Generally speaking, I would lean towards 3D for producing a more robust and build-able design. It is also prettier. However, I really didn’t think they could get my model done in 3D. I had cast off conventional design ideas and only let my earth sheltered home be limited by the capabilities of shotcrete (which is very liberating). This meant my design was very difficult for standard architectural CAD, designed for conventional construction, to model up. I had already tried some of the basic forms in a variety of high end 3D cad tools and found they had limitations that prevented the construction of the shapes I needed.
My architect was strictly 2D, but his young apprentice was a wiz with Rhino, one of the few tools that can handle the kind of complex surfaces used in my home… He provided 2D drawings for construction, but behind the scenes, he often worked out fit with his 3D model.
If you have already done a lot of work on your plans, it would be helpful if the architect could at least import your drawings, so you may want to ask about that also.
Finally, you may find that the architect is quite willing to give you the CAD models for your drawings, and this can be very helpful later (assuming you have access to the tool).
5) Try to meet the architects team… If the architect will be relying on an associate, you should probably meet that person before you sign on. If they have an engineer they like to work with, meet the engineer. It is like getting married, you marry the whole family, choose carefully.
I my case, my design was mostly done by the architects assistant. He was a very helpful, enthusiastic and likable guy who had some great CAD skills, but little architectural experience. I know that he started his first year of Architecture school after starting our design, but I was never given any real info about his education or experience. I am hoping that he already had his B.A. and was just starting his masters, but I guess it would have been good to ask.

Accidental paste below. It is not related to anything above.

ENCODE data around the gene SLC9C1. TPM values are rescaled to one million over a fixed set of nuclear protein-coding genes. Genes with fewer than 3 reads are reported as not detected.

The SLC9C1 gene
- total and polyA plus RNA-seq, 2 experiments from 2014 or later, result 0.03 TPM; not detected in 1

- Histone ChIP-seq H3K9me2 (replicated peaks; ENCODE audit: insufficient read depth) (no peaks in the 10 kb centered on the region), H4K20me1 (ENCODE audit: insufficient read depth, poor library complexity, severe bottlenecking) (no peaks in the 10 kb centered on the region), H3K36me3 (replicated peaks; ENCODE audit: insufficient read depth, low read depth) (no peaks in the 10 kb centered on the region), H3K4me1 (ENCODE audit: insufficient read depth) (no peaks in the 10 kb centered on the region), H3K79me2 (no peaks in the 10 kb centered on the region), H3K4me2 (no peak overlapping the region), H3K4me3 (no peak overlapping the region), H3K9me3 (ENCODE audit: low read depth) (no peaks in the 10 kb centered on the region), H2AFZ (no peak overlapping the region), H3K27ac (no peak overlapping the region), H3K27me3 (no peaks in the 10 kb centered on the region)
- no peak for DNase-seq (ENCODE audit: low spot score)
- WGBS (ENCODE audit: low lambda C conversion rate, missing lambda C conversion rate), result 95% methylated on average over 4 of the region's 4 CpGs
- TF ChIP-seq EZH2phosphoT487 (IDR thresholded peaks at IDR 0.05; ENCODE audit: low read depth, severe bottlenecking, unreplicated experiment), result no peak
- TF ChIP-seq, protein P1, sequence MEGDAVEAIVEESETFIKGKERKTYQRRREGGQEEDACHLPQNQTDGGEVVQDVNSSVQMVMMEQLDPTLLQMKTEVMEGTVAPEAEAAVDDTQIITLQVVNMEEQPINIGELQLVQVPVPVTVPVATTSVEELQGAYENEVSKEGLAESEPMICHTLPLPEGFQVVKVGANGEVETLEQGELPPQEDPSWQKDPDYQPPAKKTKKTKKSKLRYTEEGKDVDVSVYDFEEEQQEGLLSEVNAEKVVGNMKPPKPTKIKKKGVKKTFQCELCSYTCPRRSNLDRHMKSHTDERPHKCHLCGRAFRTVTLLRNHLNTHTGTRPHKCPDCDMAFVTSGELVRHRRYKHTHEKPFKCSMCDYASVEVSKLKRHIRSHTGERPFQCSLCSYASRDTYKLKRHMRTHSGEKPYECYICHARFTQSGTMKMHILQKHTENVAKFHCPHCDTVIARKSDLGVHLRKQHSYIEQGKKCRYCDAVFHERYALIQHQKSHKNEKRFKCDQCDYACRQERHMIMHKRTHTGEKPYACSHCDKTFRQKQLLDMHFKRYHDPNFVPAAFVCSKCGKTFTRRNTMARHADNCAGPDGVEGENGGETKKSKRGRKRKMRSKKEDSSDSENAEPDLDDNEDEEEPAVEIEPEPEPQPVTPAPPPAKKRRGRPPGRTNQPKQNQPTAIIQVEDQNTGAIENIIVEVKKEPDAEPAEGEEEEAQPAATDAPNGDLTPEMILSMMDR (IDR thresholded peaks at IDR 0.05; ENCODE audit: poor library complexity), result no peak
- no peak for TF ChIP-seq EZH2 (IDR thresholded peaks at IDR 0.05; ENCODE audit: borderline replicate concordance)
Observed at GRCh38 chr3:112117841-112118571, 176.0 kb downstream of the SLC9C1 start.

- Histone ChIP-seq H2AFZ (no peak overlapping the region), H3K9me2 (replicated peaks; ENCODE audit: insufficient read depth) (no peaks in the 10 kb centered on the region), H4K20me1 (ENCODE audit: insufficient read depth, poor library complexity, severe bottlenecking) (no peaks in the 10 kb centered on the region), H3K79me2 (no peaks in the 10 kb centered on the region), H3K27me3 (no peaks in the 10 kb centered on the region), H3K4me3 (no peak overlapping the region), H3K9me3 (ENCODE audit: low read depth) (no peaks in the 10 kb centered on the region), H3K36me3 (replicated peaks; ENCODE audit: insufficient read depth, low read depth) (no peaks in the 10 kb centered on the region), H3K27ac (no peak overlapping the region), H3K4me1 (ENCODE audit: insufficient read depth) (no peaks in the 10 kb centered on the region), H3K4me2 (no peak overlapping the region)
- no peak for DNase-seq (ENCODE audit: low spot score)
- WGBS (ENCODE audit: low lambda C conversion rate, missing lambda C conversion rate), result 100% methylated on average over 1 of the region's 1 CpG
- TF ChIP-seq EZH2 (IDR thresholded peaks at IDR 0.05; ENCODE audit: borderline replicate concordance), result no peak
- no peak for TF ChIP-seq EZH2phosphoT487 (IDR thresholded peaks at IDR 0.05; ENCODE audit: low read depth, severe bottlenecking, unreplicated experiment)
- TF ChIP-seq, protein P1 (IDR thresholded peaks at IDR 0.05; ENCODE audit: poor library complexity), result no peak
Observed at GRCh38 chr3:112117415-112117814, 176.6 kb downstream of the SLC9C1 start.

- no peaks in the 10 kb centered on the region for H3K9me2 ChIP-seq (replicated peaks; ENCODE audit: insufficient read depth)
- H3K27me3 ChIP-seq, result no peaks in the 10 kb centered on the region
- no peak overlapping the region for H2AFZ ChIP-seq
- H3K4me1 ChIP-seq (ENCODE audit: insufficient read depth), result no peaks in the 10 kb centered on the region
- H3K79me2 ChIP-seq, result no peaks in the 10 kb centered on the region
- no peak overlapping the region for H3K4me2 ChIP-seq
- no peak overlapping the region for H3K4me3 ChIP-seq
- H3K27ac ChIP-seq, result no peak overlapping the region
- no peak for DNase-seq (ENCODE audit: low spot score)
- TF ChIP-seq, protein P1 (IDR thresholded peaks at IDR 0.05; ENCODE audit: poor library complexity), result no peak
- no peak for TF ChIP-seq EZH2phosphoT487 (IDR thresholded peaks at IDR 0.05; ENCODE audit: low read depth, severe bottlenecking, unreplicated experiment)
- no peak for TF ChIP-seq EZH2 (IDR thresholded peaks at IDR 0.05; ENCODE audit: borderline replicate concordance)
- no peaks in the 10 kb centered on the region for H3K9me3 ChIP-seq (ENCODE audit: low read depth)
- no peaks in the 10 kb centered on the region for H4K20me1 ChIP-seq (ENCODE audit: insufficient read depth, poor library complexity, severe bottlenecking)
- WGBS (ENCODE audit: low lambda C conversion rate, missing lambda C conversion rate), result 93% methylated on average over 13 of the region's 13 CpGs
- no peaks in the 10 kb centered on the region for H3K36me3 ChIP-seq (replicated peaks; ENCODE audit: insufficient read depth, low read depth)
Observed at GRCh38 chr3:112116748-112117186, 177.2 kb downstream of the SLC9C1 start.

6) Ask them how busy they are. I asked how many clients my architect was working with and he said 10. I assumed he was including late phase customers that he was still in contact with, etc. I didn’t think any architects in this business would be so busy, but it looks like he is. I should have asked a more direct question about how many hours a week they would be able to commit to my project.
7) As them what to expect thru the process, they will probably talk about design phases which I will describe in the next section. Also ask them about who checks the design. In my case, the architects assistant did most of the drawing work and I did most of the reviewing.
Most architects work in design phases. These are described in the standard agreement …
Schematic Design Phase: 5%
Design Development Phase: 30%
Construction Documents Phase: 40%
Bidding or Negotiation Phase : 5%
Construction Phase: 20%
You can think of these as break points, between which would be a good time to decide if you want to continue with your architect. I think most architects blend these together somewhat, particularly Design Development and Construction Documents.
You don’t need to hire the architect for all of these phases, or you perahaps you will touch on some only briefly. For instance, we came to the architect at a pretty advanced stage and only touched on the Schematic Design Phase (as a santity check) and probably started a good percentage of the way into Design Development. We will rely on the architect to complete our Design Development and all the construction drawings. I don’t expect to use my architect for much of the bidding or negotiation phase, but I might have him out once or twice for the construction phase (I will be billed something like 180$ a trip ;))
Malcolm Wells is the Frank Llyod Wright of earth sheltered architecture. Except that he was very unsuccessful at actually getting much built… I guess maybe Buckminster Fuller is a better comparison. ;), but still, no page about finding an Earth Sheltered Architect would be complete without a mention of this (now deceased) architect. His books are nicely illustrated and often “hand written”. They are a not always so helpful as techincal manuals, but his humorous and self deprecating style make them a pleasure to read, particularly for anyone considering building an earth sheltered home.
You can find an interesting page about him here… I recommend subscribing to the Yahoo Group to get in contact with other earth sheltered architects, builders and home owners.